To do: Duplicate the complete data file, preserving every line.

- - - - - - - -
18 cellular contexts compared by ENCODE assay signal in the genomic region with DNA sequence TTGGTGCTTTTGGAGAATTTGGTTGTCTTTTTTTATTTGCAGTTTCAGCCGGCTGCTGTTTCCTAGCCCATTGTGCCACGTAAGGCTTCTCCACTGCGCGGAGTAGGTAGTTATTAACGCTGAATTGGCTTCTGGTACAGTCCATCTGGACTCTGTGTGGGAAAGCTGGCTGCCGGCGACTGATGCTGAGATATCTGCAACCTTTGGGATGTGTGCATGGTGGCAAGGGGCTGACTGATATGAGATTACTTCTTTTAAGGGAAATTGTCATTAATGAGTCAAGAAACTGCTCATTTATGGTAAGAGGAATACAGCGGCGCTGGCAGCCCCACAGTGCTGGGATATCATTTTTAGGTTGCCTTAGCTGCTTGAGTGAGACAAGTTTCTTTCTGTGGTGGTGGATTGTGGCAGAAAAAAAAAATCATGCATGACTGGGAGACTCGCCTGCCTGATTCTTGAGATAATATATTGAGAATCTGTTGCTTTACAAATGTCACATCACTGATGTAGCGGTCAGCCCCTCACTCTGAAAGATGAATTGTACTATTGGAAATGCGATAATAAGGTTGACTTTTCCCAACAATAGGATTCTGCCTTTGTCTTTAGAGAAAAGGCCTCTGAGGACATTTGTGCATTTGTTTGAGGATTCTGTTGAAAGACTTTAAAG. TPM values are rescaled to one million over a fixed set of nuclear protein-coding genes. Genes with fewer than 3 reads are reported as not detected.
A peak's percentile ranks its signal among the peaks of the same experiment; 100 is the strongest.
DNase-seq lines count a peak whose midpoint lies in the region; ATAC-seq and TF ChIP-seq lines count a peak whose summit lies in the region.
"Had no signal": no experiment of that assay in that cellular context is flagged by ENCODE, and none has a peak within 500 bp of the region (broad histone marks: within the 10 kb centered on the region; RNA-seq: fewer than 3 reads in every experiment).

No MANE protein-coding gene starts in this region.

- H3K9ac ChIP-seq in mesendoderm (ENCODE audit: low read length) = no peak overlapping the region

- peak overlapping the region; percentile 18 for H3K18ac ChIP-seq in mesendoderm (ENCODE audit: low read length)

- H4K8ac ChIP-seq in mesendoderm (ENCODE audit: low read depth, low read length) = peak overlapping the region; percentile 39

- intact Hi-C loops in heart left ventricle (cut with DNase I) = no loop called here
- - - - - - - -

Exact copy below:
18 cellular contexts compared by ENCODE assay signal in the genomic region with DNA sequence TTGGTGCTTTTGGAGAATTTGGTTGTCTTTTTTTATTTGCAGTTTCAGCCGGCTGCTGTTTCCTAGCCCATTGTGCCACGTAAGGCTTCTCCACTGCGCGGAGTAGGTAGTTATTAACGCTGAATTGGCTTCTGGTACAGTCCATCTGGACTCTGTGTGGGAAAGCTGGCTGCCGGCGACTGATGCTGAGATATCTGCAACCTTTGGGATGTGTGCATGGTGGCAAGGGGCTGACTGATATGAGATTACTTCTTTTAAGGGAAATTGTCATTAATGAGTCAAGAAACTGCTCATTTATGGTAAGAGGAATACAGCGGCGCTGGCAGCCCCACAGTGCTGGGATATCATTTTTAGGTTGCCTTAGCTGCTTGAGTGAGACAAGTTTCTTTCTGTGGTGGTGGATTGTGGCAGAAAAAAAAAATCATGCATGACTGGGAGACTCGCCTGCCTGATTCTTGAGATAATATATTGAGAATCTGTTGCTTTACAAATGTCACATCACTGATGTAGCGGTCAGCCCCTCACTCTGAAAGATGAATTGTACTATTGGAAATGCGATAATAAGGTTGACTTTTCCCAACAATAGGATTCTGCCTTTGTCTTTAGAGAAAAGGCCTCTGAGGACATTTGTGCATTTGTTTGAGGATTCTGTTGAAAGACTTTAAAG. TPM values are rescaled to one million over a fixed set of nuclear protein-coding genes. Genes with fewer than 3 reads are reported as not detected.
A peak's percentile ranks its signal among the peaks of the same experiment; 100 is the strongest.
DNase-seq lines count a peak whose midpoint lies in the region; ATAC-seq and TF ChIP-seq lines count a peak whose summit lies in the region.
"Had no signal": no experiment of that assay in that cellular context is flagged by ENCODE, and none has a peak within 500 bp of the region (broad histone marks: within the 10 kb centered on the region; RNA-seq: fewer than 3 reads in every experiment).

No MANE protein-coding gene starts in this region.

- H3K9ac ChIP-seq in mesendoderm (ENCODE audit: low read length) = no peak overlapping the region

- peak overlapping the region; percentile 18 for H3K18ac ChIP-seq in mesendoderm (ENCODE audit: low read length)

- H4K8ac ChIP-seq in mesendoderm (ENCODE audit: low read depth, low read length) = peak overlapping the region; percentile 39

- intact Hi-C loops in heart left ventricle (cut with DNase I) = no loop called here